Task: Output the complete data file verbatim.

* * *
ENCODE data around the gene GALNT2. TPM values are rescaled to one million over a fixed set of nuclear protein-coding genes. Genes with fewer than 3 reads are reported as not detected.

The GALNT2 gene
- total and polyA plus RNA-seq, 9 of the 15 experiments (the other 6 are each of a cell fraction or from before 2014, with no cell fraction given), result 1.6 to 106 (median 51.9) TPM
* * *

ENCODE data around the gene GALNT2. TPM values are rescaled to one million over a fixed set of nuclear protein-coding genes. Genes with fewer than 3 reads are reported as not detected.

The GALNT2 gene
- total and polyA plus RNA-seq, 9 of the 15 experiments (the other 6 are each of a cell fraction or from before 2014, with no cell fraction given), result 1.6 to 106 (median 51.9) TPM